Friday, 29 June 2012

Low blood pressure during pregnancy suffer from morning sickness underlying condition

Low blood pressure during pregnancy women may experience condition be treated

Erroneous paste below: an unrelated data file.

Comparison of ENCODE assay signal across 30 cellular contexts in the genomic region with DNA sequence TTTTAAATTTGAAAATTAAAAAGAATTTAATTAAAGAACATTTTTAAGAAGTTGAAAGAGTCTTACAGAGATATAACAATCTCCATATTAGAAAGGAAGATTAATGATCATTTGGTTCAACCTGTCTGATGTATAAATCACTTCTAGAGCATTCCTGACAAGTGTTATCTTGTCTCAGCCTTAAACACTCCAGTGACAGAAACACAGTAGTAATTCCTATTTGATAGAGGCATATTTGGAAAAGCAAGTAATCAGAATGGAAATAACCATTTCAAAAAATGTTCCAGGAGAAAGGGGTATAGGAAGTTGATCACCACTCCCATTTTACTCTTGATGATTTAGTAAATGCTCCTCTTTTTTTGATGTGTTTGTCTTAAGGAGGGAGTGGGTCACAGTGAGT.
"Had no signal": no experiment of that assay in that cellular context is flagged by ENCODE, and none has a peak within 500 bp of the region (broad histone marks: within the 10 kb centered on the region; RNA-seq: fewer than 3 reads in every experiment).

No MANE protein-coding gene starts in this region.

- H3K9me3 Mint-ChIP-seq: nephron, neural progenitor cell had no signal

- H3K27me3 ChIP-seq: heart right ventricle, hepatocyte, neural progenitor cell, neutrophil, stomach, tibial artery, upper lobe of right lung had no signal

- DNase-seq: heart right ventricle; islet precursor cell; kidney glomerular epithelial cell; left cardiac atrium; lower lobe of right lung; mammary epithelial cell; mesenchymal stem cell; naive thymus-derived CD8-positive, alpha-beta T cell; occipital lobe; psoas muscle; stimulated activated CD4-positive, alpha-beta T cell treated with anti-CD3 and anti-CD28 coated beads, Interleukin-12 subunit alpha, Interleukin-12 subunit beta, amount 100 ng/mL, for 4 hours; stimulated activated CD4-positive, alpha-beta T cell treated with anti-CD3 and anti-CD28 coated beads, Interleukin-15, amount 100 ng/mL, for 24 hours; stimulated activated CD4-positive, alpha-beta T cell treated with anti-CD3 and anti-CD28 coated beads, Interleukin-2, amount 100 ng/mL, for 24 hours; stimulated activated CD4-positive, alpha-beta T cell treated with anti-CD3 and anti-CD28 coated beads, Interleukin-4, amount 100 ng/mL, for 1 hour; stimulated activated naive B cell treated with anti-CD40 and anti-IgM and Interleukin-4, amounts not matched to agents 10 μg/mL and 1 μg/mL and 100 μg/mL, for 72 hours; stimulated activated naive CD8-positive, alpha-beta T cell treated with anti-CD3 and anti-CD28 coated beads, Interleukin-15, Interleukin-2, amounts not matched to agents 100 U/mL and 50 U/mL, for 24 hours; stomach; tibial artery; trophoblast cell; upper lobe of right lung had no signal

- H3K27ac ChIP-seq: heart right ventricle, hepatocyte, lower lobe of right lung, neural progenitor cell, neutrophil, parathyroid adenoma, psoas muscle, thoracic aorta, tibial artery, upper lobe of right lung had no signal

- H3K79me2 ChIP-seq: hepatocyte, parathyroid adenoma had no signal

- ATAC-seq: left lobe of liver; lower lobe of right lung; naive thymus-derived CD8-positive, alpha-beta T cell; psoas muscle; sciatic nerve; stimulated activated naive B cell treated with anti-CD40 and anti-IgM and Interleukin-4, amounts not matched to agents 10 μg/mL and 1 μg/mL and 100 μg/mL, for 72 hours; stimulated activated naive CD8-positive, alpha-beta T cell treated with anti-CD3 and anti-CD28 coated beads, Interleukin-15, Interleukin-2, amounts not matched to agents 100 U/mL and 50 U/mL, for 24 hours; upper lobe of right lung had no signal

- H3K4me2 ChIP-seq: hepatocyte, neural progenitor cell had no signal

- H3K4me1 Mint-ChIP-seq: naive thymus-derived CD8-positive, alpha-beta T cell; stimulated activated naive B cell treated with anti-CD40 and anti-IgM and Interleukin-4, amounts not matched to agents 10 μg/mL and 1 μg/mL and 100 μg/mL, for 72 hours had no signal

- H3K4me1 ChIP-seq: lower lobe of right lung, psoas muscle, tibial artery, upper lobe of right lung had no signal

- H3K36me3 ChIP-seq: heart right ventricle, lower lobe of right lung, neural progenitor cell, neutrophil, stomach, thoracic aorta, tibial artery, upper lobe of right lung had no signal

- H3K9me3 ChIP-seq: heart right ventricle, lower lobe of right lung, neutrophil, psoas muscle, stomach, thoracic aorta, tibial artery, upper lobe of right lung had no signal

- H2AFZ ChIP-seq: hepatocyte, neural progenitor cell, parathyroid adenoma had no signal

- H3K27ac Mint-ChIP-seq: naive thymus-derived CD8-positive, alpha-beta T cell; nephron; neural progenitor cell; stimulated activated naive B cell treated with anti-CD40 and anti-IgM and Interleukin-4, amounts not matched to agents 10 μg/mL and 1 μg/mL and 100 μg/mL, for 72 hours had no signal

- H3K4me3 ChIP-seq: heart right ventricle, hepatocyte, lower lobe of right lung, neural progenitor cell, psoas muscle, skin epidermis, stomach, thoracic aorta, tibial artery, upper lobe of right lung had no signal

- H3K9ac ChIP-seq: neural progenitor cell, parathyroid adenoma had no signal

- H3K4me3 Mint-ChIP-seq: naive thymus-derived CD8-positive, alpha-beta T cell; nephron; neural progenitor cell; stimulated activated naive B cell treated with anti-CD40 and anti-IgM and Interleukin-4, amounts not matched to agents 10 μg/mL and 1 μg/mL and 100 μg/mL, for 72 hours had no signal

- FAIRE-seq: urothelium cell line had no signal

If you suffer from low blood pressure during pregnancy what are the options available? How should this condition be treated for the best possible results for both you and your unborn baby? Some women may experience this problem without any underlying condition during pregnancy, but if you experience any of the symptoms of hypotension your physician will want to rule out any possible causes besides pregnancy. Sometimes heart conditions or endocrine problems can cause this condition, and if that is the case your doctor will help you manage the medical problem to increase your readings and get them to normal. Some common symptoms of hypotension include dizziness, a light headed sensation, fainting, blurred vision, nausea, fatigue, and others. If there is no other medical problems and your low blood pressure is simply caused by the pregnancy there are some things you can do to help raise your numbers up. The biggest cause of this problem is a simple one, dehydration. This can be a problem during pregnancy, especially if you suffer from morning sickness and have nausea or vomit frequently. You can address this cause and correct the fluid loss by drinking plenty of water and other fluids each day. If this is not possible then your physician may decide to give you fluids intravenously. If dehydration was the cause your readings will go back to normal. Regular exercise can be important for a normal blood pressure reading. This does not mean you should run a marathon at nine months along, but you can continue to exercise throughout your pregnancy unless your doctor tells you otherwise. Check with your doctor to find out which exercises you can do, and how far along you can continue them during your pregnancy. Unless there is a medical reason for bed rest walking can be done until the day you give birth. Am added benefit is that you will get back to your pre-pregnancy size faster, and will usually have an easier birth if you keep your muscles toned and fit while pregnant. During the last few months you may not feel like moving much because of your size, but as long as you follow your doctors guidelines exercise can be beneficial. In some cases salt can be added to your diet to help raise your low blood pressure. This must be done carefully though, because too much salt can raise it to dangerously high levels. Your doctor will tell you just how much salt you should add. You can also prevent dizziness by sitting up or standing up slowly, instead of doing it quickly. If you start to feel light headed then sit down immediately, and place your head between your legs until the feeling passes. This will keep you from falling down or getting hurt. If these steps do not work then your physician may need to order a prescription medication to control this condition. Each of these medicines can carry certain risks and benefits, and your doctor will discuss these with you when giving you the medication.

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